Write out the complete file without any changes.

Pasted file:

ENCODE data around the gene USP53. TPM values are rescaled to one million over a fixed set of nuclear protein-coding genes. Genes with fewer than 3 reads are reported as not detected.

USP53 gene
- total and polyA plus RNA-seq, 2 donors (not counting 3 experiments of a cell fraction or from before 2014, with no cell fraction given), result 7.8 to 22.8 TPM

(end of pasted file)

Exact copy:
ENCODE data around the gene USP53. TPM values are rescaled to one million over a fixed set of nuclear protein-coding genes. Genes with fewer than 3 reads are reported as not detected.

USP53 gene
- total and polyA plus RNA-seq, 2 donors (not counting 3 experiments of a cell fraction or from before 2014, with no cell fraction given), result 7.8 to 22.8 TPM